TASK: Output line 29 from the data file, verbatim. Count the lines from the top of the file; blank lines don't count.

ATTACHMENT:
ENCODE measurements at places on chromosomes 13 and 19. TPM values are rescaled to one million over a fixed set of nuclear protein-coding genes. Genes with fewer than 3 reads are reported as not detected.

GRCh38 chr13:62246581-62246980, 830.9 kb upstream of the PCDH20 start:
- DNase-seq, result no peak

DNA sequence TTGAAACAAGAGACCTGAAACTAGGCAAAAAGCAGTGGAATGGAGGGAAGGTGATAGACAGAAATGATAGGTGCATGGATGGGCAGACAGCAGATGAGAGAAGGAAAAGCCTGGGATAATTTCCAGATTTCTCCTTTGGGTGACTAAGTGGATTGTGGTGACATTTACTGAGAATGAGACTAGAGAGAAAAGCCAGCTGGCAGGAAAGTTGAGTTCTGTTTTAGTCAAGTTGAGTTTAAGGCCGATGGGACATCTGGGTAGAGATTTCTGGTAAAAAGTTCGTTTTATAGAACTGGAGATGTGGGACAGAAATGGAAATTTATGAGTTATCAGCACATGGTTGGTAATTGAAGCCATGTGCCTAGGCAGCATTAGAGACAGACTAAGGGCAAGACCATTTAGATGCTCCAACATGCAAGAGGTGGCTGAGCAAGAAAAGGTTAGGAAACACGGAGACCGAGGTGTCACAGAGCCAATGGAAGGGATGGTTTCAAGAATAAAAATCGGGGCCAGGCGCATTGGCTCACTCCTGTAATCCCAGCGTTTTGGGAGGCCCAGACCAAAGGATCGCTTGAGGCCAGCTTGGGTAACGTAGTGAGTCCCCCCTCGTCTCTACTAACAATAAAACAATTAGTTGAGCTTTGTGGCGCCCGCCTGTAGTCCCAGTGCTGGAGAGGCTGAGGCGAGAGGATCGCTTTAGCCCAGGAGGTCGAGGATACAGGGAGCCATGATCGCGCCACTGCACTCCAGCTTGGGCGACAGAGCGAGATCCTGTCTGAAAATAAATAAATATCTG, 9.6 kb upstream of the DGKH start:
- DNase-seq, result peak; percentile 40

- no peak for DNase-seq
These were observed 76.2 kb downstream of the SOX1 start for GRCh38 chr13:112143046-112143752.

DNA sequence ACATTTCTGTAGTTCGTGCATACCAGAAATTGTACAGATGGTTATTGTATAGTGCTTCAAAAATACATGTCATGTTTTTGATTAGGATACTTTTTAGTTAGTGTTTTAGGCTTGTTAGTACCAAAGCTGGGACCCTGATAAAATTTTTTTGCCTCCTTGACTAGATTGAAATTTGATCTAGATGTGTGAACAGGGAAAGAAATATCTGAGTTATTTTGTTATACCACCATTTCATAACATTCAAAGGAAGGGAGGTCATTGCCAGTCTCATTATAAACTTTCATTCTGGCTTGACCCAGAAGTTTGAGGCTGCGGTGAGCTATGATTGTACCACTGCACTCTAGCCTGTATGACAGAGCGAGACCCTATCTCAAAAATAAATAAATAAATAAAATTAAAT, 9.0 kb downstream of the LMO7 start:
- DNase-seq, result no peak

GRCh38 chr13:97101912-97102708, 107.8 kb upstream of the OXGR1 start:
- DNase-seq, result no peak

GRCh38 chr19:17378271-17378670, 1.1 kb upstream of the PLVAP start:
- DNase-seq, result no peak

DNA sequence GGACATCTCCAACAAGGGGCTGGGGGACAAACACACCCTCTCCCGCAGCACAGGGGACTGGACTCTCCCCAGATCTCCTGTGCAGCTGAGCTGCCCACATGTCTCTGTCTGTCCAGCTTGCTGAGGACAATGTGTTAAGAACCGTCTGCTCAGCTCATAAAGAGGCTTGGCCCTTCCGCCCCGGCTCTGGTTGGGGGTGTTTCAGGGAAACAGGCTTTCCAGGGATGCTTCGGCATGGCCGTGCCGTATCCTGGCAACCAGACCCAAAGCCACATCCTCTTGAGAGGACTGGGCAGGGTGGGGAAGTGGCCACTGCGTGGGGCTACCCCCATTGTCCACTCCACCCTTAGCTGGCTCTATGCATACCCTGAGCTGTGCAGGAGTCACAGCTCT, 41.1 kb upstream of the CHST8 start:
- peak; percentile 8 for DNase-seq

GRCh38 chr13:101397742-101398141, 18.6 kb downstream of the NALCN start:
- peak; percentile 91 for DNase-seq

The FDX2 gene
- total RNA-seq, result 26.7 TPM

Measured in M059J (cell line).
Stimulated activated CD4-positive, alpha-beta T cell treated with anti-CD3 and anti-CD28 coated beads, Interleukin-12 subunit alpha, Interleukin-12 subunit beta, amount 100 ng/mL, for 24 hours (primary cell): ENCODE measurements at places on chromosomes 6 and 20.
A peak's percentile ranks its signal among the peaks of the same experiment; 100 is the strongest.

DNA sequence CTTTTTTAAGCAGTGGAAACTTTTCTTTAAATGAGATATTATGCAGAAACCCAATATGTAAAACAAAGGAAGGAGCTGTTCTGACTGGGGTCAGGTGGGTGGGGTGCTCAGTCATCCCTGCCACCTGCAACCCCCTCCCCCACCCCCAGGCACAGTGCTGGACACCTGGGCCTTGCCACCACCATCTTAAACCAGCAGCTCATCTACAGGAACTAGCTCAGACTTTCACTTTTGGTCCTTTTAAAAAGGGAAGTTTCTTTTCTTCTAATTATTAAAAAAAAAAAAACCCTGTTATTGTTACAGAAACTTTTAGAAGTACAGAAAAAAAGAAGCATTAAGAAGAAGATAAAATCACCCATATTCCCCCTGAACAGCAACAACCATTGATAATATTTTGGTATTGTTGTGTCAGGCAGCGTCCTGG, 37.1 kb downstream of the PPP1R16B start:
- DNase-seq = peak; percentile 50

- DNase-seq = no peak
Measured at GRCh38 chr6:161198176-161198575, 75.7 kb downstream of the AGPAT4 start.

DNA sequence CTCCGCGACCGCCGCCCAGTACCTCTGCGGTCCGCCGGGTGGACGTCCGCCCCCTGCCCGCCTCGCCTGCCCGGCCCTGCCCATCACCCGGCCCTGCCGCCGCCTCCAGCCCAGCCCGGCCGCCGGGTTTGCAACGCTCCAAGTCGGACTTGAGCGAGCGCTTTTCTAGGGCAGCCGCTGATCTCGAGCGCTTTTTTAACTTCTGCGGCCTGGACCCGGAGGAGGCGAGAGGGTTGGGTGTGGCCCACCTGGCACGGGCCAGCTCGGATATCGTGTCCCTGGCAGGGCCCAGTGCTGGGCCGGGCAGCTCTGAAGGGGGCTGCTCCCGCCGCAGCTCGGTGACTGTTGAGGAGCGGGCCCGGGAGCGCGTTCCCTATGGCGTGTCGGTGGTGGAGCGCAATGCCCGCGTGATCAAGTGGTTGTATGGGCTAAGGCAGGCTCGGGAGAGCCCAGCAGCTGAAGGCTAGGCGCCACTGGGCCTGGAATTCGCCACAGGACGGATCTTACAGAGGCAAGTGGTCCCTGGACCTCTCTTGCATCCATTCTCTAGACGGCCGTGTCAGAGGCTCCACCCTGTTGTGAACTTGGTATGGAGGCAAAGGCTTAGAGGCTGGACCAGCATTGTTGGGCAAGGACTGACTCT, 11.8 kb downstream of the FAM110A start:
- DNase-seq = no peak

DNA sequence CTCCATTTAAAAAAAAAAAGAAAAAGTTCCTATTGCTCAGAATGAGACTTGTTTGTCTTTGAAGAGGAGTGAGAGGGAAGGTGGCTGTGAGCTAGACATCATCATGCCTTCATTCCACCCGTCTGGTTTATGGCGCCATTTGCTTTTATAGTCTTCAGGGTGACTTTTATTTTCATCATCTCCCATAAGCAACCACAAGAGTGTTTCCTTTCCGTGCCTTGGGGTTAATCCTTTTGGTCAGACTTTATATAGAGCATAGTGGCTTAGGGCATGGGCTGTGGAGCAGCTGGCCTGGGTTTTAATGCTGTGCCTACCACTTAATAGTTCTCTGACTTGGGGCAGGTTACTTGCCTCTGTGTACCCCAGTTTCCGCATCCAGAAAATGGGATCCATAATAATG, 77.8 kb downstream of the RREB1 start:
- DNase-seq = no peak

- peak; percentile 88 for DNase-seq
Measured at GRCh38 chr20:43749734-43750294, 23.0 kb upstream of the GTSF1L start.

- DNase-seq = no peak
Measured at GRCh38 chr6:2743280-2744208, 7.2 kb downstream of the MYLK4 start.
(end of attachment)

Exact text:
DNA sequence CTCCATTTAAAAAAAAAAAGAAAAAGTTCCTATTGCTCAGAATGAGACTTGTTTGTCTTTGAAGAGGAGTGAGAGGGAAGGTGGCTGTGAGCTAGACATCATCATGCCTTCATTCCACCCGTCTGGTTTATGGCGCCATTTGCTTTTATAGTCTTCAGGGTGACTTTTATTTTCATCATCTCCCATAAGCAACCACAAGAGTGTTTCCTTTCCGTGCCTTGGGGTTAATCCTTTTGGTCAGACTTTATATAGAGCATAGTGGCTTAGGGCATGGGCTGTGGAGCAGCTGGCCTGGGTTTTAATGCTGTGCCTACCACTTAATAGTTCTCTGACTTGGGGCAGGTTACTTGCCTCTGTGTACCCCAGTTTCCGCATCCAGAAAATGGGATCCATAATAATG, 77.8 kb downstream of the RREB1 start: